multi-media; triggers; backup/restore;
compression; support for multi-media
documents, e.g., video
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Other Native Systems
 Xindice http://xml.apache.org/xindice/
 Query support: XPath for its query language and
XML:DB XUpdate for its update language
 APIs: XML:DB API for Java development; other
languages using an available XML-RPC plugin
 GoXML
 XQuery, full text searching
 tree insert, replace and delete
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Update Support
 XQuery does not support updates (yet…)
 How to update?
 Flat streams: overwrite document
 Non-native: SQL
 Native: DOM, proprietary APIs
 But how do you know you have not violated
schema for which the mapping was defined?
 Flat streams: re-parse document
 Non-native: need to understand the mapping and
maintain integrity constraints
 Native: supported in some systems (e.g., eXcelon)
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Summary
 Non-native
 Treats target system as black box
 Mismatch between data models requires mapping
 Supporting order-sensitive queries can be expensive
 May require changes to schema to support new tags
 Introduces redundancies & necessity of joins
 No control of physical layout of data
 Native
 No mismatch between logical data models
 Focus on physical layout (clustering, indices, …)
 Extensible - no schema or DTD needed
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Conclusion
 XML data requires new storage features
 Real-applications depend upon XML data properties
 Normalization is not always appropriate
 Schema of XML data should drive storage
 Real-world data comes with its own schema
 Schema as a basis for querying
 Handling mixed content is an important research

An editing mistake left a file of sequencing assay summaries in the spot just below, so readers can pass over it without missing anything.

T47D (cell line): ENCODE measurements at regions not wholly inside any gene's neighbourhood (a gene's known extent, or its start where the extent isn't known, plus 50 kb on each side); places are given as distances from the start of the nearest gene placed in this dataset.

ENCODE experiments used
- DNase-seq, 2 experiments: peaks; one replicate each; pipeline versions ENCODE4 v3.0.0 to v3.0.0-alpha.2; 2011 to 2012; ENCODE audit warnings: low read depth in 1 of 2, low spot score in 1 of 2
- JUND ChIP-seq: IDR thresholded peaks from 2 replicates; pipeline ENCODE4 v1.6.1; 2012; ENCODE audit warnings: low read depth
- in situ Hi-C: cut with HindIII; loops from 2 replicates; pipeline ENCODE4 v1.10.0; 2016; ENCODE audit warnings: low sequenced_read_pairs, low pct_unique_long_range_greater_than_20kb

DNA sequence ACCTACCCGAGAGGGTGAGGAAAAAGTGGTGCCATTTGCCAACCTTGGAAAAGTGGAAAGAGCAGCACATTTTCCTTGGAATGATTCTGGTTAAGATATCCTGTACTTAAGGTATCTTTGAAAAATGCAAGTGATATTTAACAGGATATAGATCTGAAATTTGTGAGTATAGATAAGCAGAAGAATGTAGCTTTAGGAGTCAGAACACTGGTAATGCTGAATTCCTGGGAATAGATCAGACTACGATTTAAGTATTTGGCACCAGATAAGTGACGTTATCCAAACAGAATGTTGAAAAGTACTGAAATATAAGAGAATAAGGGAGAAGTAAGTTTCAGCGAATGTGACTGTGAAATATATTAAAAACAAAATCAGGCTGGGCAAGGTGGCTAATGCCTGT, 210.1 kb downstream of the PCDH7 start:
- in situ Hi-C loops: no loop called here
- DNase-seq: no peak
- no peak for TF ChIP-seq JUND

problem
 Full version slides at
http://www.research.att.com/~sihem
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More Resources
 W3C Documents
http://www.w3.org/TR/
http://www.w3.org/XML/Query.html
 W3C XML Query page
 XML Query Implementations & Demos
Galax - AT&T, Lucent, and Avaya http://www-db.research.belllabs.com/galax/
Quip - Software AG
http://www.softwareag.com/developer/quip/
XQuery demo – Microsoft
http://131.107.228.20/xquerydemo/
Fraunhofer IPSI XQuery Prototype http://xml.ipsi.fhg.de/xquerydemo/
XQengine – Fatdog
http://www.fatdog.com/
X-Hive
http://217.77.130.189/xquery/index.html
OpenLink
http://demo.openlinksw.com:8391/xquery/demo.vsp
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References (Research)





Serge Abiteboul,Sophie Cluet,Tova Milo:
Querying and Updating the File. VLDB
1993
D. Barbosa,A. Barta,A. Mendelzon,G.
Mihaila, F. Rizzolo, P. Rodriguez-Gianolli:
ToX – The Toronto XML Engine,
International Workshop on Information
Integration on the Web, Rio de Janeiro,
2001.
Phil Bohannon, Juliana Freire, Prasan Roy,
Jérôme Siméon: From XML Schema to
Relations: A cost-based Approach to XML
Storage. ICDE 2002
Michael J. Carey,Jerry Kiernan, Jayavel
Shanmugasundaram, Eugene J. Shekita,
Subbu N. Subramanian: XPERANTO:
Middleware for Publishing ObjectRelational Data as XML
Documents.VLDB 2000
Qiming Chen, Yahiko Kambayashi: Nested
Relation Based Database Knowledge
Representation. SIGMOD Conference
1991





Vassilis Christophides, Sophie Cluet, Jérôme
Siméon: On Wrapping Query Languages
and Efficient XML Integration. SIGMOD